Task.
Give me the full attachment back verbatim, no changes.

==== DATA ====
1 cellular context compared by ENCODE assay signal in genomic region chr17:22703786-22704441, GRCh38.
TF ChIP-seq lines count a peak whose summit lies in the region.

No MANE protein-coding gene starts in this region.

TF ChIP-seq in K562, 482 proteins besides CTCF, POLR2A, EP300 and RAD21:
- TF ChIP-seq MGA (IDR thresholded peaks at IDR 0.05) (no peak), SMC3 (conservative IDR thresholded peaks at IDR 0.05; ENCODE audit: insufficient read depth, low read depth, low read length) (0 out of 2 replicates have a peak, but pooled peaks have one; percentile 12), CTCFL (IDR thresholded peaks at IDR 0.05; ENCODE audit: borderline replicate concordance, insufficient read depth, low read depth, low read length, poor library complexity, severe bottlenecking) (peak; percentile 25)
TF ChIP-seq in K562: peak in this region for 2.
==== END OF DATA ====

1 cellular context compared by ENCODE assay signal in genomic region chr17:22703786-22704441, GRCh38.
TF ChIP-seq lines count a peak whose summit lies in the region.

No MANE protein-coding gene starts in this region.

TF ChIP-seq in K562, 482 proteins besides CTCF, POLR2A, EP300 and RAD21:
- TF ChIP-seq MGA (IDR thresholded peaks at IDR 0.05) (no peak), SMC3 (conservative IDR thresholded peaks at IDR 0.05; ENCODE audit: insufficient read depth, low read depth, low read length) (0 out of 2 replicates have a peak, but pooled peaks have one; percentile 12), CTCFL (IDR thresholded peaks at IDR 0.05; ENCODE audit: borderline replicate concordance, insufficient read depth, low read depth, low read length, poor library complexity, severe bottlenecking) (peak; percentile 25)
TF ChIP-seq in K562: peak in this region for 2.